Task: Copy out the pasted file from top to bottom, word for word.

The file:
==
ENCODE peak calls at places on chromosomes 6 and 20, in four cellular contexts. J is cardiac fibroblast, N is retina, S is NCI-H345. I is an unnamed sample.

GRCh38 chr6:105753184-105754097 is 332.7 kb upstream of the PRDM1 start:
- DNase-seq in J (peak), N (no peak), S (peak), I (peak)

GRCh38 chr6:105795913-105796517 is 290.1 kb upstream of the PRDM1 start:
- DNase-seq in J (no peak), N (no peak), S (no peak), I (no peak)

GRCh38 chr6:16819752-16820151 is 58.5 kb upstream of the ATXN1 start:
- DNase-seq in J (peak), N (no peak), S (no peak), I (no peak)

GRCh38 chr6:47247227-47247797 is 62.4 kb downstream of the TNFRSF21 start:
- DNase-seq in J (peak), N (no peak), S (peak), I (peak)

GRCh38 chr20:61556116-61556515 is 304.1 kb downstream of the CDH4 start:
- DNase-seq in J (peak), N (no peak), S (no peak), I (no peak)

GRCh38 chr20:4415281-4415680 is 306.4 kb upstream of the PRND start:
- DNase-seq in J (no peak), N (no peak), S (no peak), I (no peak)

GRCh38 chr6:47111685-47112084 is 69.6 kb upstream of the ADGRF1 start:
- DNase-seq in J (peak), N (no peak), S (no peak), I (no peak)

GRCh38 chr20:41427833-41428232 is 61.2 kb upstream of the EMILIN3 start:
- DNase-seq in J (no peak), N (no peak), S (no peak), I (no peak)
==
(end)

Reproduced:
ENCODE peak calls at places on chromosomes 6 and 20, in four cellular contexts. J is cardiac fibroblast, N is retina, S is NCI-H345. I is an unnamed sample.

GRCh38 chr6:105753184-105754097 is 332.7 kb upstream of the PRDM1 start:
- DNase-seq in J (peak), N (no peak), S (peak), I (peak)

GRCh38 chr6:105795913-105796517 is 290.1 kb upstream of the PRDM1 start:
- DNase-seq in J (no peak), N (no peak), S (no peak), I (no peak)

GRCh38 chr6:16819752-16820151 is 58.5 kb upstream of the ATXN1 start:
- DNase-seq in J (peak), N (no peak), S (no peak), I (no peak)

GRCh38 chr6:47247227-47247797 is 62.4 kb downstream of the TNFRSF21 start:
- DNase-seq in J (peak), N (no peak), S (peak), I (peak)

GRCh38 chr20:61556116-61556515 is 304.1 kb downstream of the CDH4 start:
- DNase-seq in J (peak), N (no peak), S (no peak), I (no peak)

GRCh38 chr20:4415281-4415680 is 306.4 kb upstream of the PRND start:
- DNase-seq in J (no peak), N (no peak), S (no peak), I (no peak)

GRCh38 chr6:47111685-47112084 is 69.6 kb upstream of the ADGRF1 start:
- DNase-seq in J (peak), N (no peak), S (no peak), I (no peak)

GRCh38 chr20:41427833-41428232 is 61.2 kb upstream of the EMILIN3 start:
- DNase-seq in J (no peak), N (no peak), S (no peak), I (no peak)